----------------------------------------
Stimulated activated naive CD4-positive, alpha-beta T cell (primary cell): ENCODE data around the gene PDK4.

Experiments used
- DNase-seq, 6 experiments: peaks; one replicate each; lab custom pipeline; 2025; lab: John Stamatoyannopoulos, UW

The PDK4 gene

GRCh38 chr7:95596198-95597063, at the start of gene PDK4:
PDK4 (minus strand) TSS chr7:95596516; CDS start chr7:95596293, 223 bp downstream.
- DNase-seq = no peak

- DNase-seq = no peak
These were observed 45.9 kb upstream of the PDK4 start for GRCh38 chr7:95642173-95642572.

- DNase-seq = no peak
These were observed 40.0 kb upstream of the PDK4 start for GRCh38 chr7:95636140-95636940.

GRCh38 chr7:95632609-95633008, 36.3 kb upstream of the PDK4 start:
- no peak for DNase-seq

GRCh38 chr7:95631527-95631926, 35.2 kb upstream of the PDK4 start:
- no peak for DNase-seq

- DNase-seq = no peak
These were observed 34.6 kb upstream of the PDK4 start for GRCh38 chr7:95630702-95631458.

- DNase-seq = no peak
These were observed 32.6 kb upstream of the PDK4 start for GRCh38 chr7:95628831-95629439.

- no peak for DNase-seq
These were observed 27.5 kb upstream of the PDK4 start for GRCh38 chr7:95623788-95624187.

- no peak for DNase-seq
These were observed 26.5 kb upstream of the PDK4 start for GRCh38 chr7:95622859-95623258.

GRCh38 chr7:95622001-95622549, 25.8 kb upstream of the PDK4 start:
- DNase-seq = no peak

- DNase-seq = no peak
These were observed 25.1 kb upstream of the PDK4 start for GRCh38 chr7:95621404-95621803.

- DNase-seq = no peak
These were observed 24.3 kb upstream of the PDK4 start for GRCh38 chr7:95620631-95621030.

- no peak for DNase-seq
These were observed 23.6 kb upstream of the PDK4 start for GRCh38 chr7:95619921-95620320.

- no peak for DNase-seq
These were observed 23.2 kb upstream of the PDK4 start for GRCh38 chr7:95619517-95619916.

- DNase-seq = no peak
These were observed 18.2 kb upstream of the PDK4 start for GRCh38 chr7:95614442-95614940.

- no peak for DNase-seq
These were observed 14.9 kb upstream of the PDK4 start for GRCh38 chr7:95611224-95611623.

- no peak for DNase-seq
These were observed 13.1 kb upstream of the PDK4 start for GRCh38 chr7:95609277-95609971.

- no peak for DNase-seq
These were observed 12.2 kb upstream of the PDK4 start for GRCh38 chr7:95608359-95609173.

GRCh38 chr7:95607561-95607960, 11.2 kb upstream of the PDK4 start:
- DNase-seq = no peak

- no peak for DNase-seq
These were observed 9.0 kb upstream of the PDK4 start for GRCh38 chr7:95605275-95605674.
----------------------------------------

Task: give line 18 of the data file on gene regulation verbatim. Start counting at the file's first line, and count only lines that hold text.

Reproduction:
- DNase-seq = no peak